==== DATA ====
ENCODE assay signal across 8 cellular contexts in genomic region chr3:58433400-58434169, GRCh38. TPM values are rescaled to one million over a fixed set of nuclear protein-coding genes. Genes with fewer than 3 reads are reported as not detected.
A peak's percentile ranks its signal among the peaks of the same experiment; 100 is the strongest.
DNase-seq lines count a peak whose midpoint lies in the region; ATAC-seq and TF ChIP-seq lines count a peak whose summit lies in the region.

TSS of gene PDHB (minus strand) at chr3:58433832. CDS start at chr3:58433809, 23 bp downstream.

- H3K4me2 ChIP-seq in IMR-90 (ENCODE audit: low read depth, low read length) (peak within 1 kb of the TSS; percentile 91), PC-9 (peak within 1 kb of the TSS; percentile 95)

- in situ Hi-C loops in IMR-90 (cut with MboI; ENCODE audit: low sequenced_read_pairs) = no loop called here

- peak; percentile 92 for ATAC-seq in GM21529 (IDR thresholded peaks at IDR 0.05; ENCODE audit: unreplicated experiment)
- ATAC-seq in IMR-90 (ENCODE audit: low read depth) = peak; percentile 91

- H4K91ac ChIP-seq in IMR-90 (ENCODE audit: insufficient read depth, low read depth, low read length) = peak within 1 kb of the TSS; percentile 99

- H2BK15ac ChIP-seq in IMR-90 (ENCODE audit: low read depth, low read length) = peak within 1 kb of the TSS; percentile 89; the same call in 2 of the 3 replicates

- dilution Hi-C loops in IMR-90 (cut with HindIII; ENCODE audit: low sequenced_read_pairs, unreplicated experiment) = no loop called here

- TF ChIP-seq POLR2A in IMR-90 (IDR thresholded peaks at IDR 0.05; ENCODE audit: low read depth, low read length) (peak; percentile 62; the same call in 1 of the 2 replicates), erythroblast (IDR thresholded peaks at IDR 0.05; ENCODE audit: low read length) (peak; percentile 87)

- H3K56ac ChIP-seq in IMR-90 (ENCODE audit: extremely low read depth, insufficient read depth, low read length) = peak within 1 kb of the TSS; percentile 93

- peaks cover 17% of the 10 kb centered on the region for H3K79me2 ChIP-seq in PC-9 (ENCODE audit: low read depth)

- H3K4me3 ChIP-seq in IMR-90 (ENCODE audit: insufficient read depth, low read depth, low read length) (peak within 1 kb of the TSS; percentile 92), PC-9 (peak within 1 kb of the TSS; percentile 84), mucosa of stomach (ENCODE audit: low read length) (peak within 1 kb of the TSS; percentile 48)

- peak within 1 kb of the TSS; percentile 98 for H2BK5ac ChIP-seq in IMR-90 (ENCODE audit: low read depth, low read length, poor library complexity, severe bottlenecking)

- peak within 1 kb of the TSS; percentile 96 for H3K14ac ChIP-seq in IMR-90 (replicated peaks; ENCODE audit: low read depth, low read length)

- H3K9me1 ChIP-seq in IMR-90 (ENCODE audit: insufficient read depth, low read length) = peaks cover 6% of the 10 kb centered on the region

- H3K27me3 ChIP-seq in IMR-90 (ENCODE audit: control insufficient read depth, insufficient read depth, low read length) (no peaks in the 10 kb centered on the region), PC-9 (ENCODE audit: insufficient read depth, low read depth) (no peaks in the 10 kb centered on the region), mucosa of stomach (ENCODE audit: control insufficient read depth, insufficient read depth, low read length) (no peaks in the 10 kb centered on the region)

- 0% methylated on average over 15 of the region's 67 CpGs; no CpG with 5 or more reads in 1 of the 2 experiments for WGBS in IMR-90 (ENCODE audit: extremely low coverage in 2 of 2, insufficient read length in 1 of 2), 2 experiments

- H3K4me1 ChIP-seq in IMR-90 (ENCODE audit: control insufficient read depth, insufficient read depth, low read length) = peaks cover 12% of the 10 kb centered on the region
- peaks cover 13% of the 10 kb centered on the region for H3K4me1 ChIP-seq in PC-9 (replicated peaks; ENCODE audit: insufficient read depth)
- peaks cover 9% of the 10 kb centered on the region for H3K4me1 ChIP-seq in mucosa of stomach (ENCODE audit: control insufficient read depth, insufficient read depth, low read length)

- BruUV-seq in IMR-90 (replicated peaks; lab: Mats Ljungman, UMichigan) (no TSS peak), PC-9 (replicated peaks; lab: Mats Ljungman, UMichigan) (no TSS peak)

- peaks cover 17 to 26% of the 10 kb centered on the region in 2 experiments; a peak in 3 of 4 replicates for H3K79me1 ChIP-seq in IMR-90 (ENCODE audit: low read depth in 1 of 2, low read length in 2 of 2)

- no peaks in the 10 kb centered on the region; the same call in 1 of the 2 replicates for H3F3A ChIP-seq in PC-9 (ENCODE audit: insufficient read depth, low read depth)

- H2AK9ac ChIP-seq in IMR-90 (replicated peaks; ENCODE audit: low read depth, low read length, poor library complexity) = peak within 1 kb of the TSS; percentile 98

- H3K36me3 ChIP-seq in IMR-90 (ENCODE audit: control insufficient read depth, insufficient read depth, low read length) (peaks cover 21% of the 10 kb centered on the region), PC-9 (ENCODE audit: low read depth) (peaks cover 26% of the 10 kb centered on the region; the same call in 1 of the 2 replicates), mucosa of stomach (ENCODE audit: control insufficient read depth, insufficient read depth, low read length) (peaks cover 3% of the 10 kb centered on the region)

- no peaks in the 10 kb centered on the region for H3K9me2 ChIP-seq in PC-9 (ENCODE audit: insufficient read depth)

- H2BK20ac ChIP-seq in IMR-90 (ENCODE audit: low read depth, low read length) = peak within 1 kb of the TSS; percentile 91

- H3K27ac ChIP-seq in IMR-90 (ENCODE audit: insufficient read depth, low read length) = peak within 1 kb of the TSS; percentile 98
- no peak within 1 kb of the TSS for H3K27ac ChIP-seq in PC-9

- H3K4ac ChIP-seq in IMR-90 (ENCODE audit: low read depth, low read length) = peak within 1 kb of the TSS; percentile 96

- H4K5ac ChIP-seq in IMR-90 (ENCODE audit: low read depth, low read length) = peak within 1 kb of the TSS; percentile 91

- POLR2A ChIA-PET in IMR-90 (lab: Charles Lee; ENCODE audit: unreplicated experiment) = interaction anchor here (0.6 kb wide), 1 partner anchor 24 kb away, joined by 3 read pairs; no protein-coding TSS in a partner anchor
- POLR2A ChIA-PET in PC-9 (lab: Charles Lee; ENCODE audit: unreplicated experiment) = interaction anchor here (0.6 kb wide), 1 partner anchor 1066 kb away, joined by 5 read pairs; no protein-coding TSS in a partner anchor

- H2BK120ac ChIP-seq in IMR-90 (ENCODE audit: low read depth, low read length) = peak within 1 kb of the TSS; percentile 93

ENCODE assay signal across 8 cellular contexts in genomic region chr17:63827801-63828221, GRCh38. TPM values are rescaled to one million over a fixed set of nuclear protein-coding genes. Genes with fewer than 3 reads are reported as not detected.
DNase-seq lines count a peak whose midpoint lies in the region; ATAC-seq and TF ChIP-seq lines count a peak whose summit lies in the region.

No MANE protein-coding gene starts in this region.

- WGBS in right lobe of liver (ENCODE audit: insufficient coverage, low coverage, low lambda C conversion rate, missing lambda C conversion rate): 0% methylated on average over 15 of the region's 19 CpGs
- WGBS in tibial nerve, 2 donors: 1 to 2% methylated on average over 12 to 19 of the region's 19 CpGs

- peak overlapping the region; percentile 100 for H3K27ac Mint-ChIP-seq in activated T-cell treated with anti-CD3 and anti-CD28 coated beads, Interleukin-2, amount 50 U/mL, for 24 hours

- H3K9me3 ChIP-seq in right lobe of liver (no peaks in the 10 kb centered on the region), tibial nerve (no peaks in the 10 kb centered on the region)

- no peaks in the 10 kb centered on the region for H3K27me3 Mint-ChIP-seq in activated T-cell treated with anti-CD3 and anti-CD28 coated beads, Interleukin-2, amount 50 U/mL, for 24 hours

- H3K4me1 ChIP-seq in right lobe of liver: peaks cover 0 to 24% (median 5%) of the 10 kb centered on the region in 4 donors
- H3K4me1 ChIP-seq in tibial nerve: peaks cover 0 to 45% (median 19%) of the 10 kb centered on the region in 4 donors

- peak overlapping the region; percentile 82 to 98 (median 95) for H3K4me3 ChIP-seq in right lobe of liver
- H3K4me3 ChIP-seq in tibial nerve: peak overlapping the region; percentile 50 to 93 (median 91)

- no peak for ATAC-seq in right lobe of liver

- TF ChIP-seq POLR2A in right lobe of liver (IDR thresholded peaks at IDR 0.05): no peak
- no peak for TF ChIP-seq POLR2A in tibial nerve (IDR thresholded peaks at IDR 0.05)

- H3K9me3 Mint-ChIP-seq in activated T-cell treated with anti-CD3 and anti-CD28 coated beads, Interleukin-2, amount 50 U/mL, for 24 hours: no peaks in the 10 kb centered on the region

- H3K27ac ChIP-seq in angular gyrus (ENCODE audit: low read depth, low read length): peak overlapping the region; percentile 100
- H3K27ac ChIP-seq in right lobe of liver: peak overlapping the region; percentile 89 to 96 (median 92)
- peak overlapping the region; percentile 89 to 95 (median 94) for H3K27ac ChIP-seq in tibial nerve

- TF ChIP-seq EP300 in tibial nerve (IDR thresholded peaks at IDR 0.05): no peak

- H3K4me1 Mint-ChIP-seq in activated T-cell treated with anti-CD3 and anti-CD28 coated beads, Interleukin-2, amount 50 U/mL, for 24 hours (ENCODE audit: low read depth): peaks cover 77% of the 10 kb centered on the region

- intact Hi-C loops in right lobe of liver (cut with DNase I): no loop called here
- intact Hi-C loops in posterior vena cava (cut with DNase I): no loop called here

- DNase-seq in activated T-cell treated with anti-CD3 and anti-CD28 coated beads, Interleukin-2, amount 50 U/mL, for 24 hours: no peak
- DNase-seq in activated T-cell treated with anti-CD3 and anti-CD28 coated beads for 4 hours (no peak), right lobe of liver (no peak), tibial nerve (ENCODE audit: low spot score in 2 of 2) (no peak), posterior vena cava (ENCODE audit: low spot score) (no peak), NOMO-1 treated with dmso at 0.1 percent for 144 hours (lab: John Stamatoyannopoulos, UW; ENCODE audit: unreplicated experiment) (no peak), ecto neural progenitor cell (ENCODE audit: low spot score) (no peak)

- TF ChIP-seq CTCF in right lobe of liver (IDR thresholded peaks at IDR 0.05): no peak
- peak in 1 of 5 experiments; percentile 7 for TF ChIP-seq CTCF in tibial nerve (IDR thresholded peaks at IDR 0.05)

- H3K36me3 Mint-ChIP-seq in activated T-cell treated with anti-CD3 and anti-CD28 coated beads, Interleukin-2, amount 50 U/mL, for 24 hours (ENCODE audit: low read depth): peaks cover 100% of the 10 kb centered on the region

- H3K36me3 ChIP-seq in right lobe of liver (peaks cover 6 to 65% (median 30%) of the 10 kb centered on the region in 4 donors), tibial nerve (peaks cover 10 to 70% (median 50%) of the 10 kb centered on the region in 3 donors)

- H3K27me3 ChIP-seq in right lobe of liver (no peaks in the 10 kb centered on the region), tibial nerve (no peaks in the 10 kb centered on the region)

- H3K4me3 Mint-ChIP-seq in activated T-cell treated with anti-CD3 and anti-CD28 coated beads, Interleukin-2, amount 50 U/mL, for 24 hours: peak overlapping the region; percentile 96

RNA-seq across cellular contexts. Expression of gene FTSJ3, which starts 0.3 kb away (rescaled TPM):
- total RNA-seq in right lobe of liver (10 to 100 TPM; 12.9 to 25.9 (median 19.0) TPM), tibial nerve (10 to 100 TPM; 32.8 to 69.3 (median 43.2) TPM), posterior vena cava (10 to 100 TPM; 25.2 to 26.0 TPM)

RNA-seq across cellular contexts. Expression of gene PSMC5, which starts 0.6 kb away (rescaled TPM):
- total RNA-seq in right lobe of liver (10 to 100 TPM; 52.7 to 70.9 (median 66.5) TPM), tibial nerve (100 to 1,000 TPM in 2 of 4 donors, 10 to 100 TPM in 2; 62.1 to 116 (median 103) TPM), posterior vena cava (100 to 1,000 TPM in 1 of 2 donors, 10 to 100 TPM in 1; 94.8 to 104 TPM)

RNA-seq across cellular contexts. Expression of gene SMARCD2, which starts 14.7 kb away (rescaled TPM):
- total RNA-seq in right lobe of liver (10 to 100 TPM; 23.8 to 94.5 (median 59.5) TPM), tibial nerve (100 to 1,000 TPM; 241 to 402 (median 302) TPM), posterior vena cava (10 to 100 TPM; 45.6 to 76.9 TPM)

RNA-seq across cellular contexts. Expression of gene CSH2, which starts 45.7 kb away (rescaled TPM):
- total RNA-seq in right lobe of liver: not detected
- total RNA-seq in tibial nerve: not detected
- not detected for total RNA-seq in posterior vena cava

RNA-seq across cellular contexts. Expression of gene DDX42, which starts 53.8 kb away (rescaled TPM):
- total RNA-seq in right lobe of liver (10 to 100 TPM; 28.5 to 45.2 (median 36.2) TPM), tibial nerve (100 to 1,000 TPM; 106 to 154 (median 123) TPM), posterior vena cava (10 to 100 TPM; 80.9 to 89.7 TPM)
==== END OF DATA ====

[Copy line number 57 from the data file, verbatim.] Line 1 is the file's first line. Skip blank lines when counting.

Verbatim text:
- TF ChIP-seq EP300 in tibial nerve (IDR thresholded peaks at IDR 0.05): no peak